First, it would require that the gains in efficiency exceed the anti-competitive effects and lead to lower prices. This proposed price test is widely viewed as one of the simplest and most direct means of verifying that efficiency gains resulting from a merger will ultimately benefit consumers.

The second feature of the bill is that the efficiency defence would not apply if the merger would result in the creation or the strengthening of a dominant market position. The obvious extreme example would be a merger to monopoly.

Perhaps the inspiration for this bill was a decision by the federal competition tribunal in a merger between ICG Propane and Superior Propane.

This 1998 merger brought together the two largest propane suppliers in Canada and it was the first merger case where the efficiency defence was used to counter the anti-competitive impact of a merger.

The commissioner of competition challenged the merger on the grounds that it would clearly lead to both a substantial lessening and prevention of competition in the market for propane.

Superior Propane argued that the efficiency gains resulting from the merger would offset those anti-competitive impacts, so the merger should be allowed to stand.

In August 2000, the competition tribunal decided that the merger was likely to prevent competition in Atlantic Canada and lessen competition substantially in many local markets across Canada and for national account consumers.

It also concluded that the appropriate remedy for this anti-competitive result of the merger would be an order compelling the divestiture of ICG. However, the tribunal did not issue such an order.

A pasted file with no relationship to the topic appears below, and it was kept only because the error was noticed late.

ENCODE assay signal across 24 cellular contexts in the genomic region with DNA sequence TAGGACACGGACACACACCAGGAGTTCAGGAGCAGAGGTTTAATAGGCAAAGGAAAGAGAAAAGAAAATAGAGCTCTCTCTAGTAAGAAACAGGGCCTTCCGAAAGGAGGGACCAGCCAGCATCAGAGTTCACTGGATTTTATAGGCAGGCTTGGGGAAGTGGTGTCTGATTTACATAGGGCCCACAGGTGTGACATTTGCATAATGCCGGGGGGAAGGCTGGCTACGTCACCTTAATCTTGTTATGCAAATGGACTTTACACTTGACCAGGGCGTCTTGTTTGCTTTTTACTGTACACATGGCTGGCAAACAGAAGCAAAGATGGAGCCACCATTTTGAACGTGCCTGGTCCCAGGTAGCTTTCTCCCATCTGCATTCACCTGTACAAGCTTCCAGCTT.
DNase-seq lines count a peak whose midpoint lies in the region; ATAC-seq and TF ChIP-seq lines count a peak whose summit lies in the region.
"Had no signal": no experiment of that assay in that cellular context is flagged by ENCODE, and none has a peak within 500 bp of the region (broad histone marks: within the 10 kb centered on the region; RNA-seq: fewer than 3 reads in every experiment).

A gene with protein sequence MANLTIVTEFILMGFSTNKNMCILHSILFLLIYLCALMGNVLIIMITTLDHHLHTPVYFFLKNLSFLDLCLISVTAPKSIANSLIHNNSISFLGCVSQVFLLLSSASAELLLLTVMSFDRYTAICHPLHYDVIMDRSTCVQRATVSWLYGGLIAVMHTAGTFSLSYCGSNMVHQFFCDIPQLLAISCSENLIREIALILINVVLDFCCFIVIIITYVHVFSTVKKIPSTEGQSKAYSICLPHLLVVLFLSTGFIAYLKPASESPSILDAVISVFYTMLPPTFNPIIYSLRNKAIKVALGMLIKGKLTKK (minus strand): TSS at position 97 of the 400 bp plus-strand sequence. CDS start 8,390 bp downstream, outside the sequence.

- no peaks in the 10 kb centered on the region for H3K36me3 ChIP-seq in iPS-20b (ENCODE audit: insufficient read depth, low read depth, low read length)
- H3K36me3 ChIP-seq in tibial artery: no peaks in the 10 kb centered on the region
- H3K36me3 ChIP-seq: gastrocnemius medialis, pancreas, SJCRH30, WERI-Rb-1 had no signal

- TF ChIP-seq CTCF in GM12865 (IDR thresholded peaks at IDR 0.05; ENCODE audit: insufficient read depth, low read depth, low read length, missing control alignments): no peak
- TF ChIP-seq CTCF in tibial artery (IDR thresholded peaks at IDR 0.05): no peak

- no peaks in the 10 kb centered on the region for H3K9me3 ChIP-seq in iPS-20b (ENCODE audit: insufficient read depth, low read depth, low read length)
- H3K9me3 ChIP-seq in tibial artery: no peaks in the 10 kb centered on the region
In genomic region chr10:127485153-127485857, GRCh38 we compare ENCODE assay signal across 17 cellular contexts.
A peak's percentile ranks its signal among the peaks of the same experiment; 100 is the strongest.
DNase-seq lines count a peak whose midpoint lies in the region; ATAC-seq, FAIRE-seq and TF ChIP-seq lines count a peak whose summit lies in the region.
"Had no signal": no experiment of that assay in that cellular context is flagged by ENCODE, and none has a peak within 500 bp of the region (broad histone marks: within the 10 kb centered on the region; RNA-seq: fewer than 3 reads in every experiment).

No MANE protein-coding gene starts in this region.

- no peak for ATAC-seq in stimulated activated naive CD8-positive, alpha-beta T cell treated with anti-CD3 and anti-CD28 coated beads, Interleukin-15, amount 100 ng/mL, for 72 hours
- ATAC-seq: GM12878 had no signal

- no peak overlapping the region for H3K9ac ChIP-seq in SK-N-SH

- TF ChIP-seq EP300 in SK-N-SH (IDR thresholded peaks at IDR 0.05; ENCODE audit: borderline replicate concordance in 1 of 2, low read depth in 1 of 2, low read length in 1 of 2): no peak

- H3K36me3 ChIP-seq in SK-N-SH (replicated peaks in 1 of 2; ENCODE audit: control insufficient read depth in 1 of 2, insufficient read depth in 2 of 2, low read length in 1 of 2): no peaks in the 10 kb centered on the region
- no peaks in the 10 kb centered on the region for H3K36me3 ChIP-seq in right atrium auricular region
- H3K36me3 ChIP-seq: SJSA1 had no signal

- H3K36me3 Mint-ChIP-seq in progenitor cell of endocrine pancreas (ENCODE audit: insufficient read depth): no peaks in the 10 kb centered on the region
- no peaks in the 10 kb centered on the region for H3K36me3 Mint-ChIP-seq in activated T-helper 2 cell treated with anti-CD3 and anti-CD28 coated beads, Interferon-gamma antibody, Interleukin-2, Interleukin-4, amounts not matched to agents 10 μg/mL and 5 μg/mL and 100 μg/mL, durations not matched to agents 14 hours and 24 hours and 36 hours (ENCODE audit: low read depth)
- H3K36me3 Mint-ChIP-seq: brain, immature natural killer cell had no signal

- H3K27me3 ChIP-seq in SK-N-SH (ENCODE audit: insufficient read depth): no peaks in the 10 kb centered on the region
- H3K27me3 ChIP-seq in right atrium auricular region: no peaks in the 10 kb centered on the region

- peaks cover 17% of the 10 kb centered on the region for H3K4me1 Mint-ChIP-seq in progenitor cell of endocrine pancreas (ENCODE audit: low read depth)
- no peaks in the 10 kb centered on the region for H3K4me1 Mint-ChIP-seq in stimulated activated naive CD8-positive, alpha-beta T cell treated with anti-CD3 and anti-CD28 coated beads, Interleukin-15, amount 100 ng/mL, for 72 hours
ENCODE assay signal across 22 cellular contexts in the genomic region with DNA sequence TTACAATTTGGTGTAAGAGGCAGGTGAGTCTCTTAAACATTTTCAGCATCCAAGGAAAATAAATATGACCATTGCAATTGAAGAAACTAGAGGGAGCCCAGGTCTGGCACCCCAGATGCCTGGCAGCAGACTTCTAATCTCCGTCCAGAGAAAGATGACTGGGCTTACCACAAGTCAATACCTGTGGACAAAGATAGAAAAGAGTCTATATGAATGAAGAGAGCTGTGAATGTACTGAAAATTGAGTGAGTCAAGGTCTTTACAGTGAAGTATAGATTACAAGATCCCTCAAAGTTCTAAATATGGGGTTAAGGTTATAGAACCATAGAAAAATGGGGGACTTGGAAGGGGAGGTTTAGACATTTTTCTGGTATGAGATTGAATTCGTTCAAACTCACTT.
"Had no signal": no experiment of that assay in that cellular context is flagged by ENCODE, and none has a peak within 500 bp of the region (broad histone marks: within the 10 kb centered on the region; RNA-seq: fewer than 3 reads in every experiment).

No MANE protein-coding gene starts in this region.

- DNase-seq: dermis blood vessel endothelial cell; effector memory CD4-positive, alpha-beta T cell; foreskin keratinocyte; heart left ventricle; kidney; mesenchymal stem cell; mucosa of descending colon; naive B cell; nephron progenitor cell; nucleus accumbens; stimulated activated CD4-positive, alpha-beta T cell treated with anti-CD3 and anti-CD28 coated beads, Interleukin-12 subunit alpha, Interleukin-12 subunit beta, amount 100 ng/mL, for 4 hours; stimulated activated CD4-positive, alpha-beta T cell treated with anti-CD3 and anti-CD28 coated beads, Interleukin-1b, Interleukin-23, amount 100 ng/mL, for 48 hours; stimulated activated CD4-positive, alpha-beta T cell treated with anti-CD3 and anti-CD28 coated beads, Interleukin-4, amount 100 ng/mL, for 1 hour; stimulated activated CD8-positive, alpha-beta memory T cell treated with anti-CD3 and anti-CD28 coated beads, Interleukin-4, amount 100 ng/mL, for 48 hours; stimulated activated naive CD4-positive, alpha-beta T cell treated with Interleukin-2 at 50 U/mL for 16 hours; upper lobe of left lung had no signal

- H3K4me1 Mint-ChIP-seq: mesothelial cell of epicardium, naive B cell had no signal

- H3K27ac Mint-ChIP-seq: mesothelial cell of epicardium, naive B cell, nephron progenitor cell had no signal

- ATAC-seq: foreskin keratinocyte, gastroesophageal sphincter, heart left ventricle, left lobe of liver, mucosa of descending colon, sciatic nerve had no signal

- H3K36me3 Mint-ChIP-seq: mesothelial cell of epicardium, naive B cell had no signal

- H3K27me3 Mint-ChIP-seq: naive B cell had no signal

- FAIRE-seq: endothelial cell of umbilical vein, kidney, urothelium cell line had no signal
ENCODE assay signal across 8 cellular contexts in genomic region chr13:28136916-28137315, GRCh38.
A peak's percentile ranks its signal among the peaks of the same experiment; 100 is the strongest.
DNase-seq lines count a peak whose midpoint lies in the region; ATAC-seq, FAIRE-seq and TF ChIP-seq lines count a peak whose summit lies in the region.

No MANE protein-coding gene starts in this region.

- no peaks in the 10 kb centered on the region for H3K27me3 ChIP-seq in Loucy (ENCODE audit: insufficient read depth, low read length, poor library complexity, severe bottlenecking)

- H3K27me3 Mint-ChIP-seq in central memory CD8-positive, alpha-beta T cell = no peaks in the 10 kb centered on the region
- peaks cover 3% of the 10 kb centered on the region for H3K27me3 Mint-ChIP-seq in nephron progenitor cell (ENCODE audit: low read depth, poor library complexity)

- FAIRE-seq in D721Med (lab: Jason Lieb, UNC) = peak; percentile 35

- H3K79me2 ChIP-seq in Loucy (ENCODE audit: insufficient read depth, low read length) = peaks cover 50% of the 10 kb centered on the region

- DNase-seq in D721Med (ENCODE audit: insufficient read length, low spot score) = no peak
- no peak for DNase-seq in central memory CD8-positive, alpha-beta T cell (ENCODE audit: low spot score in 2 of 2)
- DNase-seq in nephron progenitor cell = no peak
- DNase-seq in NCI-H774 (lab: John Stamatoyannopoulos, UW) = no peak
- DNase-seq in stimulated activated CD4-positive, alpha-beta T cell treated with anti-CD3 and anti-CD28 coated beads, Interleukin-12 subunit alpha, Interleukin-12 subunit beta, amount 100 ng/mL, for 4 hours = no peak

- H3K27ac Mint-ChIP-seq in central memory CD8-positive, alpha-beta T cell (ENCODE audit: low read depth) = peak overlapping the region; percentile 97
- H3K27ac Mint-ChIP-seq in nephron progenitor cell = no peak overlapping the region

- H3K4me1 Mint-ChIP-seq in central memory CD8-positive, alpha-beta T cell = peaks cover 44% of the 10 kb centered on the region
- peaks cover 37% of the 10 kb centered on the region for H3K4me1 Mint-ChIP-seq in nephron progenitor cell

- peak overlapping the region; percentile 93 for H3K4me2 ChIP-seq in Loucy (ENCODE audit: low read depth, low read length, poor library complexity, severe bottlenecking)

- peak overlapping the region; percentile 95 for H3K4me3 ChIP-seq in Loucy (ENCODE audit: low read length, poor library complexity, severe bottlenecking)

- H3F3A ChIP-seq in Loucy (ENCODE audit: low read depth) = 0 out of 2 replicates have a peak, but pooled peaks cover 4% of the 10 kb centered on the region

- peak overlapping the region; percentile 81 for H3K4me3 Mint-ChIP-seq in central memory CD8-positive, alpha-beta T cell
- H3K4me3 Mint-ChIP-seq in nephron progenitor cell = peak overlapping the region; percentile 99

The tribunal agreed with Superior that no order could be issued because the efficiencies resulting from the merger would be greater than and would offset the effects of any prevention or lessening of competition.

The commissioner appealed the decision to the Federal Court of Appeal. The federal court overturned the tribunal's ruling and sent the matter back to the tribunal for a re-determination hearing. Most recently, Superior Propane was denied leave to appeal the matter to the Supreme Court of Canada.

The matter of Superior Propane's acquisition of ICG Propane is important both for Canadians who use propane fuel and for Canadian competition law.

The question of how to treat various elements of efficiencies and how to balance them against the anti-competitive effects of a merger is one which became topical when Superior Propane proposed to acquire ICG Propane in 1998.

The hearings before the tribunal involved a large number of witnesses, including many economic experts. The tribunal heard a wide range of views on how efficiencies should be measured and how they should be balanced against anti-competitive impacts.